Generated with sparks and insights from 15 sources

img6

img7

img8

img9

img10

img11

Introduction

  • Benevolent sexism is a form of sexism that appears subjectively positive but is actually harmful, idealizing women who conform to traditional gender roles.

  • Racial and ethnic differences in benevolent sexism have been underexplored, but recent studies have begun to address this gap.

  • Black American women tend to endorse benevolent sexism more than White American women.

  • Among Black American participants, benevolent and hostile sexism are not significantly correlated, unlike among White American participants.

  • The Ambivalent Sexism Inventory, commonly used to measure benevolent sexism, has poor measurement properties for Latinx and African American participants, suggesting it may not be appropriate for all racial or ethnic groups.

Definition and Components [1]

  • Benevolent sexism: Attitudes that seem positive but reinforce traditional gender roles and stereotypes.

  • Components: Protective paternalism, complementary gender differentiation, and heterosexual intimacy.

  • Protective paternalism: The belief that men should protect and provide for women.

  • Complementary gender differentiation: The idea that men and women have different but complementary roles.

  • Heterosexual intimacy: The belief that women are necessary to complete men.

img6

img7

img8

Measurement Issues [2]

  • Ambivalent Sexism Inventory: Commonly used to measure benevolent sexism.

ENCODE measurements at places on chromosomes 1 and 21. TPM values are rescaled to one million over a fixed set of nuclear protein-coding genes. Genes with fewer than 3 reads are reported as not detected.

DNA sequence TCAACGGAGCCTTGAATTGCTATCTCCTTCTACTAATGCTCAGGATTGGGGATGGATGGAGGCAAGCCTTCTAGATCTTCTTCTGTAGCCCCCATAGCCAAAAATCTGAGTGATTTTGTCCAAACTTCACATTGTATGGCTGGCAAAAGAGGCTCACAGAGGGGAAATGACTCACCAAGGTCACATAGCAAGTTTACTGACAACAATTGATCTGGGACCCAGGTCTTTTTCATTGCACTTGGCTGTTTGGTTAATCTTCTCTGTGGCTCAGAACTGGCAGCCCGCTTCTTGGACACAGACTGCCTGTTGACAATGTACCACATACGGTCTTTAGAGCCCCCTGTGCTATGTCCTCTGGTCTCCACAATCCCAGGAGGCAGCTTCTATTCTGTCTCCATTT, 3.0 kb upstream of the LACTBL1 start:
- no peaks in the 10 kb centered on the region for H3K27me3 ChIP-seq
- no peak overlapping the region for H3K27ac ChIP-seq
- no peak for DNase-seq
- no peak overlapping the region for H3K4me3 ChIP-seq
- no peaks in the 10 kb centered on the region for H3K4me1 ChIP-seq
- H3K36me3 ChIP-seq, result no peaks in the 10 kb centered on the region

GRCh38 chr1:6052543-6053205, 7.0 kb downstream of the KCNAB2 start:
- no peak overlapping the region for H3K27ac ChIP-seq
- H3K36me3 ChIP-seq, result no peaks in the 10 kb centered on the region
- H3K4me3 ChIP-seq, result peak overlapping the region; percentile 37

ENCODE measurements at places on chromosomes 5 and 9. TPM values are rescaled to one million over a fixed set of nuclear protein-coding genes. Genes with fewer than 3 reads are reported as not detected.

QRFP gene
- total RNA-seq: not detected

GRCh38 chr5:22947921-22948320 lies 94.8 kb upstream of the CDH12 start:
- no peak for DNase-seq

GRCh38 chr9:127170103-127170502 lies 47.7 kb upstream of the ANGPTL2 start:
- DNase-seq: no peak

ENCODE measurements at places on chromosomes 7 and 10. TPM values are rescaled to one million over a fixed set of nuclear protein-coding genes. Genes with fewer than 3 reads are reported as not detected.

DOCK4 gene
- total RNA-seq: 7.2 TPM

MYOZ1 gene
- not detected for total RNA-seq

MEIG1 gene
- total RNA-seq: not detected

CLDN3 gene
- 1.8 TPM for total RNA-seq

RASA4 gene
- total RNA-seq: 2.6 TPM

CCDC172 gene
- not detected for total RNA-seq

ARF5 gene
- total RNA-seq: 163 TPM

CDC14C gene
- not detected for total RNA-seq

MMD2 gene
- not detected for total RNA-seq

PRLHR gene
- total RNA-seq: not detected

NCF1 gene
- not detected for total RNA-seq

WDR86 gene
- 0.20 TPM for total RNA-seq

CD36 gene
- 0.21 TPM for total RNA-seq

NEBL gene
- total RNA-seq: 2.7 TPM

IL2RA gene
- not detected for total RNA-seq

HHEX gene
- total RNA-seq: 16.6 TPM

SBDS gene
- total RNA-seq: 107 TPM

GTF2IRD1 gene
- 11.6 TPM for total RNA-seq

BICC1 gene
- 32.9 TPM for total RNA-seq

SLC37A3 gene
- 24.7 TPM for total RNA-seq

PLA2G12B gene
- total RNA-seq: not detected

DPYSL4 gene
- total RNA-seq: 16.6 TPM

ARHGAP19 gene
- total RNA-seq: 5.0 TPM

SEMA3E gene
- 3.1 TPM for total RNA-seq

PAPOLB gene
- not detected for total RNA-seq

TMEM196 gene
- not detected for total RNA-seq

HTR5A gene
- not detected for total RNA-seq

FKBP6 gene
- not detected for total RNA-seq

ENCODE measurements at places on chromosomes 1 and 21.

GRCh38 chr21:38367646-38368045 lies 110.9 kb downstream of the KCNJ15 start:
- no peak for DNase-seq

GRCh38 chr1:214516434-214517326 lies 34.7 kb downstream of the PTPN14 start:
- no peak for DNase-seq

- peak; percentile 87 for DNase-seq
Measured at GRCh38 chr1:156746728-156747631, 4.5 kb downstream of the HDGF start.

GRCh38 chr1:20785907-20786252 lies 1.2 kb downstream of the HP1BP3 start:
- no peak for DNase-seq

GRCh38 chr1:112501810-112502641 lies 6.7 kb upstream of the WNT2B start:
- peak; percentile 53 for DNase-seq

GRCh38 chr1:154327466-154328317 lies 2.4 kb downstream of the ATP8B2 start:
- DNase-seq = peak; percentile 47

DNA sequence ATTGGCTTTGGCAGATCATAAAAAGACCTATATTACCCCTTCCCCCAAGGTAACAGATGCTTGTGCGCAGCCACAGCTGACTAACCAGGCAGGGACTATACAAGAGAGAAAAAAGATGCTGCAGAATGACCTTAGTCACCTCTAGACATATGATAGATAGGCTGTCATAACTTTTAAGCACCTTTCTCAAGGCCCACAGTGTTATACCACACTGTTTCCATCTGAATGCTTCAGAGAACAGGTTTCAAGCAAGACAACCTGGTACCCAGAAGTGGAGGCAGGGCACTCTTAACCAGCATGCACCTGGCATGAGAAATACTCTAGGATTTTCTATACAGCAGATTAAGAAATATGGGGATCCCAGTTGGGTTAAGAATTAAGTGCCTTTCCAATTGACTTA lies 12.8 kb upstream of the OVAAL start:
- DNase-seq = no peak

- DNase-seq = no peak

• Measurement properties: Poor for Latinx and African American participants.

  • Cultural context: Important to consider when assessing ambivalent sexism.

  • Validity: The inventory may not be appropriate for all racial or ethnic groups.

  • Need for new tools: To better assess benevolent sexism across diverse populations.

img6

img7

img8

img9

Racial and Ethnic Variations [2]

  • Black American women: Endorse benevolent sexism more than White American women.

  • Correlation: Benevolent and hostile sexism are not significantly correlated among Black American participants.

  • Gender differences: No significant gender difference in endorsement among Black American participants.

  • Cultural context: Important to understand the drivers of sexism.

  • Need for research: More studies needed to explore these variations.

img6

Predictors of Benevolent Sexism [1]

  • Traditional gender roles: Higher endorsement among individuals in traditional roles.

  • Religiosity: Positively associated with benevolent sexism across various religious affiliations.

  • Political conservatism: Strong predictor of ambivalent sexism.

  • Fear of crime: Enhances women's endorsement of benevolent sexism.

  • Security needs: Men’s benevolent sexism increases with anxiety about manhood or romantic relationships.

img6

img7

img8

img9

Implications and Consequences [1]

  • Gender roles: Benevolent sexism reinforces traditional gender roles.

  • Perception: Benevolent sexism is often seen as less objectionable than hostile sexism.

  • Protection: Offers perceived benefits like protection and financial security.

  • System justification: Women who endorse benevolent sexism see the social system as fair.

  • Life satisfaction: Associated with greater life satisfaction among women who endorse it.

img6

img7

img8

img9

img10

Related Videos

<br><br>

<div class="-md-ext-youtube-widget"> { "title": "Benevolent Sexism presentation video", "link": "https://www.youtube.com/watch?v=TulAkXvqP6s", "channel": { "name": ""}, "published_date": "May 11, 2020", "length": "" }</div>

<div class="-md-ext-youtube-widget"> { "title": "Forms of Sexism (Old-fashioned, Modern, & Ambivalent Sexism)", "link": "https://www.youtube.com/watch?v=7ylUhAtapzM", "channel": { "name": ""}, "published_date": "Jul 22, 2021", "length": "" }</div>